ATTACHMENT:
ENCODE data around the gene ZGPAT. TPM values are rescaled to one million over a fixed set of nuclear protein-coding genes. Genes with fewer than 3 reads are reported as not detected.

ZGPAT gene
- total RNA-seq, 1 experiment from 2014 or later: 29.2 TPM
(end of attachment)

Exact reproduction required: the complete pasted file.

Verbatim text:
ENCODE data around the gene ZGPAT. TPM values are rescaled to one million over a fixed set of nuclear protein-coding genes. Genes with fewer than 3 reads are reported as not detected.

ZGPAT gene
- total RNA-seq, 1 experiment from 2014 or later: 29.2 TPM